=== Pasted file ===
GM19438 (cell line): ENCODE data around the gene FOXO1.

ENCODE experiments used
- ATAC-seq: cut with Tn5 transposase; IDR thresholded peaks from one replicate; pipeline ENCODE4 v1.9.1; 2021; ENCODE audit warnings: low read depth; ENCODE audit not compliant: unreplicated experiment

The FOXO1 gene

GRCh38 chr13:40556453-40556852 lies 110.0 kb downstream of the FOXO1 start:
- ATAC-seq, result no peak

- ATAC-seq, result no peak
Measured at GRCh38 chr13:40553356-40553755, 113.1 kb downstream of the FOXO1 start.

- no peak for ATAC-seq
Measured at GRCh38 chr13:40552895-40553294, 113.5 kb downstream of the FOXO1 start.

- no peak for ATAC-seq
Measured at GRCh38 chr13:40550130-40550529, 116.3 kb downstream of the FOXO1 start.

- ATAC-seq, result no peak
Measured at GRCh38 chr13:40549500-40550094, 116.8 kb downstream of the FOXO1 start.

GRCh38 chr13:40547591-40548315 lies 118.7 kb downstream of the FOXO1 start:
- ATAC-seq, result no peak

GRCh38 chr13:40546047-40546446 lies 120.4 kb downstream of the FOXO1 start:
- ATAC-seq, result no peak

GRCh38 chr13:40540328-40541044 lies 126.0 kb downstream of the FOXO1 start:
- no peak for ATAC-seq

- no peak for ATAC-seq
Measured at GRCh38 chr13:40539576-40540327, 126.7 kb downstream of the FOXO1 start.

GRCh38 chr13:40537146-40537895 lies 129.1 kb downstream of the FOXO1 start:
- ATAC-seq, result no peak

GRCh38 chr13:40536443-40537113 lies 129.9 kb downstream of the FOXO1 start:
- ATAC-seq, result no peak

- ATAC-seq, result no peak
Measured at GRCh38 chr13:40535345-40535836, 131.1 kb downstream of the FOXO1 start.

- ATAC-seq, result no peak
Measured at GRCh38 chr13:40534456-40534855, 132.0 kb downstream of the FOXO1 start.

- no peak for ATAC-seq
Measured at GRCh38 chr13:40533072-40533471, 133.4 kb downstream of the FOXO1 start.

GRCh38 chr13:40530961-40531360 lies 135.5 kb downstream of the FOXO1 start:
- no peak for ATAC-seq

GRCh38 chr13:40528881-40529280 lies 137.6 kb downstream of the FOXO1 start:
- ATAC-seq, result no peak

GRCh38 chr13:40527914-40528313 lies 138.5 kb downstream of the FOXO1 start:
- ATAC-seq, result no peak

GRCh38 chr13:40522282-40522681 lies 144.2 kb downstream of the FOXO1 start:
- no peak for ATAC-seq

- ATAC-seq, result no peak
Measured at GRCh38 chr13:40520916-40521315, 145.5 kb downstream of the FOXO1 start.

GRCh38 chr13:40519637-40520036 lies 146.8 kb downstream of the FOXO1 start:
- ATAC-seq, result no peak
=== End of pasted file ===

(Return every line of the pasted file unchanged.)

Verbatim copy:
GM19438 (cell line): ENCODE data around the gene FOXO1.

ENCODE experiments used
- ATAC-seq: cut with Tn5 transposase; IDR thresholded peaks from one replicate; pipeline ENCODE4 v1.9.1; 2021; ENCODE audit warnings: low read depth; ENCODE audit not compliant: unreplicated experiment

The FOXO1 gene

GRCh38 chr13:40556453-40556852 lies 110.0 kb downstream of the FOXO1 start:
- ATAC-seq, result no peak

- ATAC-seq, result no peak
Measured at GRCh38 chr13:40553356-40553755, 113.1 kb downstream of the FOXO1 start.

- no peak for ATAC-seq
Measured at GRCh38 chr13:40552895-40553294, 113.5 kb downstream of the FOXO1 start.

- no peak for ATAC-seq
Measured at GRCh38 chr13:40550130-40550529, 116.3 kb downstream of the FOXO1 start.

- ATAC-seq, result no peak
Measured at GRCh38 chr13:40549500-40550094, 116.8 kb downstream of the FOXO1 start.

GRCh38 chr13:40547591-40548315 lies 118.7 kb downstream of the FOXO1 start:
- ATAC-seq, result no peak

GRCh38 chr13:40546047-40546446 lies 120.4 kb downstream of the FOXO1 start:
- ATAC-seq, result no peak

GRCh38 chr13:40540328-40541044 lies 126.0 kb downstream of the FOXO1 start:
- no peak for ATAC-seq

- no peak for ATAC-seq
Measured at GRCh38 chr13:40539576-40540327, 126.7 kb downstream of the FOXO1 start.

GRCh38 chr13:40537146-40537895 lies 129.1 kb downstream of the FOXO1 start:
- ATAC-seq, result no peak

GRCh38 chr13:40536443-40537113 lies 129.9 kb downstream of the FOXO1 start:
- ATAC-seq, result no peak

- ATAC-seq, result no peak
Measured at GRCh38 chr13:40535345-40535836, 131.1 kb downstream of the FOXO1 start.

- ATAC-seq, result no peak
Measured at GRCh38 chr13:40534456-40534855, 132.0 kb downstream of the FOXO1 start.

- no peak for ATAC-seq
Measured at GRCh38 chr13:40533072-40533471, 133.4 kb downstream of the FOXO1 start.

GRCh38 chr13:40530961-40531360 lies 135.5 kb downstream of the FOXO1 start:
- no peak for ATAC-seq

GRCh38 chr13:40528881-40529280 lies 137.6 kb downstream of the FOXO1 start:
- ATAC-seq, result no peak

GRCh38 chr13:40527914-40528313 lies 138.5 kb downstream of the FOXO1 start:
- ATAC-seq, result no peak

GRCh38 chr13:40522282-40522681 lies 144.2 kb downstream of the FOXO1 start:
- no peak for ATAC-seq

- ATAC-seq, result no peak
Measured at GRCh38 chr13:40520916-40521315, 145.5 kb downstream of the FOXO1 start.

GRCh38 chr13:40519637-40520036 lies 146.8 kb downstream of the FOXO1 start:
- ATAC-seq, result no peak